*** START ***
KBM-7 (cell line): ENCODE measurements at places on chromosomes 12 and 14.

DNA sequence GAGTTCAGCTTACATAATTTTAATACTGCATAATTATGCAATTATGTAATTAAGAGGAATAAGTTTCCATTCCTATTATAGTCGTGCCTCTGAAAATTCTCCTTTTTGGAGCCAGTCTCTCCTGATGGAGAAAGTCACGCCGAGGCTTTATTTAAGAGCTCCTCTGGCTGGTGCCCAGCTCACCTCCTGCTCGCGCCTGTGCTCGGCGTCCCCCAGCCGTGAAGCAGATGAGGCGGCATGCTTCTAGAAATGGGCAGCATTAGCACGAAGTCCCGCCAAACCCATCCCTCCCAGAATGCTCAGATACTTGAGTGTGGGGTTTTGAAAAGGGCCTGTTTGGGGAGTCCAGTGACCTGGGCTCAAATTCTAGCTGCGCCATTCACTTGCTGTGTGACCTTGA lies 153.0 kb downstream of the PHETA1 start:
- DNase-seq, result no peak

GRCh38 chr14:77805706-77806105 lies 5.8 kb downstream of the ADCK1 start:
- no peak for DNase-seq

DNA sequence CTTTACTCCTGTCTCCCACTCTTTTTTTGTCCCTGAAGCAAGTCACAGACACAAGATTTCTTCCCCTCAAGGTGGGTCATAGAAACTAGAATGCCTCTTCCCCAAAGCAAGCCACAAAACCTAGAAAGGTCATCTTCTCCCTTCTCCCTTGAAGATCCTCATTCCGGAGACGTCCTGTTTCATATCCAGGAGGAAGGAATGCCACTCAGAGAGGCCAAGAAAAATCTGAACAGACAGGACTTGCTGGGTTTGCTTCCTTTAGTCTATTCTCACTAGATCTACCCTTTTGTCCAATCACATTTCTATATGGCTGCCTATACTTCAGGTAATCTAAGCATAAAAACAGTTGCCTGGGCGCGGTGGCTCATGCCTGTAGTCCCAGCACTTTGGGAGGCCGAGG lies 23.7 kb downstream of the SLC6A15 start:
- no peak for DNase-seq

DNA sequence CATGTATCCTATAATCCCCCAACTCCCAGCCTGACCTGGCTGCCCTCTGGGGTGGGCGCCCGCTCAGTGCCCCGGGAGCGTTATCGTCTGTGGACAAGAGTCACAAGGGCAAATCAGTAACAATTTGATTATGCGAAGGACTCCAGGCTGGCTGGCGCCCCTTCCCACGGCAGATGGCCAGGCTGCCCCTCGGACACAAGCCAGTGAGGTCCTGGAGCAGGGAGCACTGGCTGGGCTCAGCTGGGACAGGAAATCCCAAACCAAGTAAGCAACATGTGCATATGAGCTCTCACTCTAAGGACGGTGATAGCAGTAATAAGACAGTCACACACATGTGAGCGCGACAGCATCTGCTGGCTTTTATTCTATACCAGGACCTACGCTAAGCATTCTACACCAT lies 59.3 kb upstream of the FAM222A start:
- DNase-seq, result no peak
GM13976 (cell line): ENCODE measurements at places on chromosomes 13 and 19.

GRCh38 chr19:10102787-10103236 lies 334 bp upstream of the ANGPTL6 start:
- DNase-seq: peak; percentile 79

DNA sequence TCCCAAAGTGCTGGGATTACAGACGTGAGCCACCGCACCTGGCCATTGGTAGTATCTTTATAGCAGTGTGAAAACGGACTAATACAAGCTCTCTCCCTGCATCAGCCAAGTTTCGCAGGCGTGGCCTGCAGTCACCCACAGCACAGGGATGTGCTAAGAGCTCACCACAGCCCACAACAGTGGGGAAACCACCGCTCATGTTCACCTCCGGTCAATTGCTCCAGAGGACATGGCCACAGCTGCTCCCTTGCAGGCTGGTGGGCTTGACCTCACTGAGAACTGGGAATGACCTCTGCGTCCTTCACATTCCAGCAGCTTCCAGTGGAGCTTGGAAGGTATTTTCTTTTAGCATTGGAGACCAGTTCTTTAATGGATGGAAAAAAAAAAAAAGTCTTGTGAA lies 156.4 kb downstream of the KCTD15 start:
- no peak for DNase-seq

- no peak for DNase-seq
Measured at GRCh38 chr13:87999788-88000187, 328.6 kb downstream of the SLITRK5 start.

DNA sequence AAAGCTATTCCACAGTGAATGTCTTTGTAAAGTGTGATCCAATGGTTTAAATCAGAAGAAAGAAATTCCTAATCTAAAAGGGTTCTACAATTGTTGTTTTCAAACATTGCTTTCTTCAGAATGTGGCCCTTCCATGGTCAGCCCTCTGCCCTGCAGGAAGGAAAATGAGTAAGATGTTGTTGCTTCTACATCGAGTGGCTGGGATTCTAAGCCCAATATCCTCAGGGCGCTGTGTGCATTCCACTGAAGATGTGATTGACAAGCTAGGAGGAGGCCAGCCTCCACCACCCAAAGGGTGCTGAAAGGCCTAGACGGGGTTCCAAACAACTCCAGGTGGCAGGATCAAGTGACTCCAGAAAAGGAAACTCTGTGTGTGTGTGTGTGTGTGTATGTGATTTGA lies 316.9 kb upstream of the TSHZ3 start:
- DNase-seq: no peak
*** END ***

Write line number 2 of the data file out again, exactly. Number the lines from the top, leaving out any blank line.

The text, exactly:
DNA sequence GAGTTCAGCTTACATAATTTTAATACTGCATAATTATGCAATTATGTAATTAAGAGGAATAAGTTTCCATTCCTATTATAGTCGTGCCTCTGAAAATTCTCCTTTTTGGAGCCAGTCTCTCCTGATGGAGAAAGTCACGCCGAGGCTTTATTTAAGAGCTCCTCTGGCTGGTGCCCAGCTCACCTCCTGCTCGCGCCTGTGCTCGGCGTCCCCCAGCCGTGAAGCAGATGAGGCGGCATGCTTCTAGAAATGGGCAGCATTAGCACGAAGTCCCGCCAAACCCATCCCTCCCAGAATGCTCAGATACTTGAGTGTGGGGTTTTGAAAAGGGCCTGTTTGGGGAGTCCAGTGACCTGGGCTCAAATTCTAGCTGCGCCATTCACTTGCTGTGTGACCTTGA lies 153.0 kb downstream of the PHETA1 start: